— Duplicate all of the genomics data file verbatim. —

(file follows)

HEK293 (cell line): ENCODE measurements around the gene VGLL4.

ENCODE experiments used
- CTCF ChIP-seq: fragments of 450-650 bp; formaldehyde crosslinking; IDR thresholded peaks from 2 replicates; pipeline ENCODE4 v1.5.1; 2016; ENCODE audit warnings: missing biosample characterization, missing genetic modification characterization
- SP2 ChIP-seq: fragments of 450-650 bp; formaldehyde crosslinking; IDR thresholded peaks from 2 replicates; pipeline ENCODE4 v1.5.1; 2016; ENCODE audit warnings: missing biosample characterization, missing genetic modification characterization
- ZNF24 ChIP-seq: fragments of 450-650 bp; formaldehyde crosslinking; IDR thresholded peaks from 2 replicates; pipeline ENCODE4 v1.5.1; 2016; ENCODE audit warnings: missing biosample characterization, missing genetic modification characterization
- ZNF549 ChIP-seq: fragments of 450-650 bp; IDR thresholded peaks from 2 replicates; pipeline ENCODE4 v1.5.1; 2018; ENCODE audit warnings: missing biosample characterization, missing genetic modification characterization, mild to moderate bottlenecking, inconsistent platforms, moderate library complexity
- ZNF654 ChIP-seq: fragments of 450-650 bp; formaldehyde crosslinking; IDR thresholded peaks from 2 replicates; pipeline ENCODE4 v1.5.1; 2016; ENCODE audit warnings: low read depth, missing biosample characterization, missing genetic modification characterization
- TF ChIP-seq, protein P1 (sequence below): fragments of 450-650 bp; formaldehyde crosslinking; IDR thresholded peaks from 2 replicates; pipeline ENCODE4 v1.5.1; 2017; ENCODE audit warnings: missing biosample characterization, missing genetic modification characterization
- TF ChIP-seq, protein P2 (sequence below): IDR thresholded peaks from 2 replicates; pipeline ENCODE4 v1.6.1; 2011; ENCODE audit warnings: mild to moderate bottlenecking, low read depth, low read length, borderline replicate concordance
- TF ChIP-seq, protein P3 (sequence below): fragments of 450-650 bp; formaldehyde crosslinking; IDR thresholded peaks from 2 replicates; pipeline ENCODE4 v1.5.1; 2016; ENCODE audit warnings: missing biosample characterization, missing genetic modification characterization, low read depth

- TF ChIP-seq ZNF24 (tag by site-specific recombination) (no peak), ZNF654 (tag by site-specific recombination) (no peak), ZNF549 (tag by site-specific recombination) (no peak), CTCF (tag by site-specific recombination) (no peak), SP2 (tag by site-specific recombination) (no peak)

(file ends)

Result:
HEK293 (cell line): ENCODE measurements around the gene VGLL4.

ENCODE experiments used
- CTCF ChIP-seq: fragments of 450-650 bp; formaldehyde crosslinking; IDR thresholded peaks from 2 replicates; pipeline ENCODE4 v1.5.1; 2016; ENCODE audit warnings: missing biosample characterization, missing genetic modification characterization
- SP2 ChIP-seq: fragments of 450-650 bp; formaldehyde crosslinking; IDR thresholded peaks from 2 replicates; pipeline ENCODE4 v1.5.1; 2016; ENCODE audit warnings: missing biosample characterization, missing genetic modification characterization
- ZNF24 ChIP-seq: fragments of 450-650 bp; formaldehyde crosslinking; IDR thresholded peaks from 2 replicates; pipeline ENCODE4 v1.5.1; 2016; ENCODE audit warnings: missing biosample characterization, missing genetic modification characterization
- ZNF549 ChIP-seq: fragments of 450-650 bp; IDR thresholded peaks from 2 replicates; pipeline ENCODE4 v1.5.1; 2018; ENCODE audit warnings: missing biosample characterization, missing genetic modification characterization, mild to moderate bottlenecking, inconsistent platforms, moderate library complexity
- ZNF654 ChIP-seq: fragments of 450-650 bp; formaldehyde crosslinking; IDR thresholded peaks from 2 replicates; pipeline ENCODE4 v1.5.1; 2016; ENCODE audit warnings: low read depth, missing biosample characterization, missing genetic modification characterization
- TF ChIP-seq, protein P1 (sequence below): fragments of 450-650 bp; formaldehyde crosslinking; IDR thresholded peaks from 2 replicates; pipeline ENCODE4 v1.5.1; 2017; ENCODE audit warnings: missing biosample characterization, missing genetic modification characterization
- TF ChIP-seq, protein P2 (sequence below): IDR thresholded peaks from 2 replicates; pipeline ENCODE4 v1.6.1; 2011; ENCODE audit warnings: mild to moderate bottlenecking, low read depth, low read length, borderline replicate concordance
- TF ChIP-seq, protein P3 (sequence below): fragments of 450-650 bp; formaldehyde crosslinking; IDR thresholded peaks from 2 replicates; pipeline ENCODE4 v1.5.1; 2016; ENCODE audit warnings: missing biosample characterization, missing genetic modification characterization, low read depth

- TF ChIP-seq ZNF24 (tag by site-specific recombination) (no peak), ZNF654 (tag by site-specific recombination) (no peak), ZNF549 (tag by site-specific recombination) (no peak), CTCF (tag by site-specific recombination) (no peak), SP2 (tag by site-specific recombination) (no peak)